This cmdlet modifes existing permissions only. Use Add-MapiPermission to add new permissions to a folder.
Not every folder supports permissions. For example, a folder from a PST file does not support permissions as there is no central address book from which to source account info. Exchange mailboxes and Public Folders do support permissions and the permission entries on folders are address book EntryID values.
The table of permissions on a folder have a limit as to the number of unique permissions that can be set. The limit is a byte-count limit, not a row limit. Since the EntryID value of each permissions will vary in length (due to the fact that part of the EntryID contains the X500 value of the account), the row count limit is variable and is also dependent upon the version of Microsoft Exchange. Most calculations show that between 300-400 unique permission rows are possible on a single folder. Large permission sets on folder should be avoided when possible and mail-enabled security groups should be used in place of large permission lists.
Permissions on folders in Exchange do not inherit in a typical fashion, but instead only inherit a parent's permissions on create. After a folder is created, modifications to that folder's permissions do not automatically show on subfolders since each folder maintains its own permission set. Therefore, in order to adjust a folder tree of permissions, each subfolder must be opened and the permissions adjusted in turn. A combination of Get-MapiTree + Get-MapiFolder + Set-MapiPermissions can be used to walk a subtree and adjust permissions.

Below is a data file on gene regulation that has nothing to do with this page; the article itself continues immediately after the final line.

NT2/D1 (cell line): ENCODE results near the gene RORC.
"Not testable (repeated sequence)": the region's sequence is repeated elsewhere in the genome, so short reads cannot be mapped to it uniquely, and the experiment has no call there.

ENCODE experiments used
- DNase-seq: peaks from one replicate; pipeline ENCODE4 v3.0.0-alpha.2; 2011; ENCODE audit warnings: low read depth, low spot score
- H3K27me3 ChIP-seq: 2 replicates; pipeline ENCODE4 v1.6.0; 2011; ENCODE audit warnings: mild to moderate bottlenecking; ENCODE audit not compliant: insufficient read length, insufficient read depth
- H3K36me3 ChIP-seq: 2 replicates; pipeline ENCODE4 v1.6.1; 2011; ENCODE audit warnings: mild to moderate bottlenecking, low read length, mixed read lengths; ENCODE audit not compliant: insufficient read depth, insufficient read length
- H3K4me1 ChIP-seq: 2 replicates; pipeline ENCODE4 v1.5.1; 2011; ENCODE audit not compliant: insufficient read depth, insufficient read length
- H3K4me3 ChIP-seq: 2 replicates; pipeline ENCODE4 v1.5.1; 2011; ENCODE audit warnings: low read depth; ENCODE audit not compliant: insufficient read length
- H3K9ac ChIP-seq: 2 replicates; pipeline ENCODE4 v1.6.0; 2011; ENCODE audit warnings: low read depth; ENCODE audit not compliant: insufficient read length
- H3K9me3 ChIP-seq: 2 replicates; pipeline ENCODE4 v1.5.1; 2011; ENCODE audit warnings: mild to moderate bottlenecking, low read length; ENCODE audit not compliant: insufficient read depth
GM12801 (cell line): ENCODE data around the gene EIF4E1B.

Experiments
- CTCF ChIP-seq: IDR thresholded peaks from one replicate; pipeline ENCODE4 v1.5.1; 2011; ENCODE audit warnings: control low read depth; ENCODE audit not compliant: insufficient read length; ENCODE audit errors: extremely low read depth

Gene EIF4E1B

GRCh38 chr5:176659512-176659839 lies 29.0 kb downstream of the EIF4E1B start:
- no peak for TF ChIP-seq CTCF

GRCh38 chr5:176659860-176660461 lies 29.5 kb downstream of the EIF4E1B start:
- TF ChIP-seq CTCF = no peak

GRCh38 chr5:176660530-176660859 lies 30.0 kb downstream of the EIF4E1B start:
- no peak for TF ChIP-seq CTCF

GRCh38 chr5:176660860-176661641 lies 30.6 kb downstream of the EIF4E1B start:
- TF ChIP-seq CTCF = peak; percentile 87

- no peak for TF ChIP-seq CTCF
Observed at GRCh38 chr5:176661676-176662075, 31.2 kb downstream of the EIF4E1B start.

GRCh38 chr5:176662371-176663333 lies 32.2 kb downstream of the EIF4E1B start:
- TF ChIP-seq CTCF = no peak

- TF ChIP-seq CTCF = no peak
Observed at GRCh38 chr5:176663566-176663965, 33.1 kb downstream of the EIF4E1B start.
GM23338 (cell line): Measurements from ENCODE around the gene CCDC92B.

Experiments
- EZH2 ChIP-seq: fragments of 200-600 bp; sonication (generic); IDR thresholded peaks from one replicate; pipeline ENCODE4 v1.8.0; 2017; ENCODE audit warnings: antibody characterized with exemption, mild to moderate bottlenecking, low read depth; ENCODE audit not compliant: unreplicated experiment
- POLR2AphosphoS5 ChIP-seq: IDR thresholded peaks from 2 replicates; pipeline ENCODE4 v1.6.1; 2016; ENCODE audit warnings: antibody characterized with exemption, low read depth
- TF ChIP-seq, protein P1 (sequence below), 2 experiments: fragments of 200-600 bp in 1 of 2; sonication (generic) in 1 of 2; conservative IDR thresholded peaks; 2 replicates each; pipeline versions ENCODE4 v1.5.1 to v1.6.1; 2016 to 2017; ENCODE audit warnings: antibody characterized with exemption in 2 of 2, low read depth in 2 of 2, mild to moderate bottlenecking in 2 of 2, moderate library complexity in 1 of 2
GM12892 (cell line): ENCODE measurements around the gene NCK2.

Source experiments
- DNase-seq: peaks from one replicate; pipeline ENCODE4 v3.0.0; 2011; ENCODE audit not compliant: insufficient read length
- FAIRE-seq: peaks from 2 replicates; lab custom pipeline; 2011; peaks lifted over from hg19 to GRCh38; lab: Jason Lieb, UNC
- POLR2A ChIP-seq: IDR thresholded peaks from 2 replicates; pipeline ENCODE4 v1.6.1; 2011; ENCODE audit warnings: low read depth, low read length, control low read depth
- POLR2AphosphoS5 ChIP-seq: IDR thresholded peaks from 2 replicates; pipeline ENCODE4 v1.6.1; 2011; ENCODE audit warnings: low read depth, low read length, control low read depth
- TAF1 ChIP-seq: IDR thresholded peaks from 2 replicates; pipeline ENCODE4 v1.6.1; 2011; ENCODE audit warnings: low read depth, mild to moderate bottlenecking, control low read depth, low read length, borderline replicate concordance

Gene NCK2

As mentioned above, entries in the permissions table for a folder are identified by their Address Book EntryID and a component of this identifier is the X500 address of the user or group. This value is stored on the Active Directory object in the LegacyExchangeDN attribute. As such, it is possible for a user or group to lose it's mail-enabled status after it was previously applied as having permission on the folder. If a mailbox user was given rights to a folder, then later the mailbox attributes for that user were removed (the mailbox essentially deleted, but the user remains), the display name of the entry may appear as 'NT USER:DomainUsername'. This shows that the user account or group still exists in Active Directory and the best that Exchange was able to show for the object was the Domain and Username of the delegate. This can also appear this way in some cross-forest scenarios where users in DomainA are explicitly given permission to folders in DomainB.